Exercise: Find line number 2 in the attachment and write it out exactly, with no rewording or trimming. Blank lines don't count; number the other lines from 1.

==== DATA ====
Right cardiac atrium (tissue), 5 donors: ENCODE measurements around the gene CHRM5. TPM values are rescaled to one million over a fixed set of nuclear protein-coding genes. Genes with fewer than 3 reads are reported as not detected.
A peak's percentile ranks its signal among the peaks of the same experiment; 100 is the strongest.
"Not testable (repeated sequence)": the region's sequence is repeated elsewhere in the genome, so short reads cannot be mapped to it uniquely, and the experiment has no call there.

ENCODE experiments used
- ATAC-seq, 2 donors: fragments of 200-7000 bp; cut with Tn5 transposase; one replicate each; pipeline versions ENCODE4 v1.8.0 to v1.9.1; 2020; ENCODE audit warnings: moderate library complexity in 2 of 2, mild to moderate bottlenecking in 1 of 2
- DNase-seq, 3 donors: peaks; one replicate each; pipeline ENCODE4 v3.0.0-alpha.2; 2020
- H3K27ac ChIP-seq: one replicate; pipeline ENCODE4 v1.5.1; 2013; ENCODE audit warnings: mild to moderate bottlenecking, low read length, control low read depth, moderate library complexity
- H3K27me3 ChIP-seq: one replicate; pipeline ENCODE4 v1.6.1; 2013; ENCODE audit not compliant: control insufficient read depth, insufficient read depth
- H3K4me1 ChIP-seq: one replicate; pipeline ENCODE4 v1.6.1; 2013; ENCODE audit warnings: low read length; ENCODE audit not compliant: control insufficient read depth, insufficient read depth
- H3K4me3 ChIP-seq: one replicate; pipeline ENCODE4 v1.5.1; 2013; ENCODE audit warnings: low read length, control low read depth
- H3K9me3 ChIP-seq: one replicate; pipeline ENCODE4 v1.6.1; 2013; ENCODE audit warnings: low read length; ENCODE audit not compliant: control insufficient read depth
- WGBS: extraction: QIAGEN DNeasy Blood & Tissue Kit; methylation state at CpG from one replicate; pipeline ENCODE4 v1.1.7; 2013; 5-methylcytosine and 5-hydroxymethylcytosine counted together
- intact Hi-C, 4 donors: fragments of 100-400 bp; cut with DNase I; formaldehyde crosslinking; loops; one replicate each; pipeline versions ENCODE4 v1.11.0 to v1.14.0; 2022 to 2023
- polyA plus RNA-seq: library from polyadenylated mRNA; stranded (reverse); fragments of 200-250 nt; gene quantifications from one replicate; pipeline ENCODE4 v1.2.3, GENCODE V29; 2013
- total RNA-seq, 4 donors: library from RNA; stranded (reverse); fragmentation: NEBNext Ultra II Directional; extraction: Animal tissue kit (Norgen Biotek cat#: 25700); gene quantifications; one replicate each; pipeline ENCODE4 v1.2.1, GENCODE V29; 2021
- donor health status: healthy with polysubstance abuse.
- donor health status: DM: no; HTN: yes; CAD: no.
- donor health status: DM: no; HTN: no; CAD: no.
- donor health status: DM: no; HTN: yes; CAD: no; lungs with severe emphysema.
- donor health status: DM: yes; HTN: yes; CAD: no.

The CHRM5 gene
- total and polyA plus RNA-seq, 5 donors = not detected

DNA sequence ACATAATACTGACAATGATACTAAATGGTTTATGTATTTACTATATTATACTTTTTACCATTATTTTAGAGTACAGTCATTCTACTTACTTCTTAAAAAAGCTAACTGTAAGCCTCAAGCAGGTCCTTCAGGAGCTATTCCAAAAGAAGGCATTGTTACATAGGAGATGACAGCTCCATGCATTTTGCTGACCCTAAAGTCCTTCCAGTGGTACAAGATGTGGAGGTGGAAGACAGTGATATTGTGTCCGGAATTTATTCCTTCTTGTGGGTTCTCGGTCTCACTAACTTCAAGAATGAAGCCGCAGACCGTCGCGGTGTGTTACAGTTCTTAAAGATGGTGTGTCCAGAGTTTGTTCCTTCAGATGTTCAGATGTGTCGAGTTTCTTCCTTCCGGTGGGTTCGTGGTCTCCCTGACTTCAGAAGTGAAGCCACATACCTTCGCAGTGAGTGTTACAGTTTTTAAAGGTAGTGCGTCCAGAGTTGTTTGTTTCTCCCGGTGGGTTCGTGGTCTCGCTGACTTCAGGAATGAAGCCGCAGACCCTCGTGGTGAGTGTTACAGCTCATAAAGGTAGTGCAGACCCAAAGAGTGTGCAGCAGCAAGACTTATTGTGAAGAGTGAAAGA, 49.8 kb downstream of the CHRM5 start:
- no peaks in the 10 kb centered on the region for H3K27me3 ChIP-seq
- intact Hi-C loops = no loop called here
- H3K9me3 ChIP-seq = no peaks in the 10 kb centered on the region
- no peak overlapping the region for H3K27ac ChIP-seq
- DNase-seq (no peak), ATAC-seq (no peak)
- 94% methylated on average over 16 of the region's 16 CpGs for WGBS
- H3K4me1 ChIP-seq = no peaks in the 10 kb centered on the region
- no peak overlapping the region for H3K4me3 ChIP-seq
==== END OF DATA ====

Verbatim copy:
A peak's percentile ranks its signal among the peaks of the same experiment; 100 is the strongest.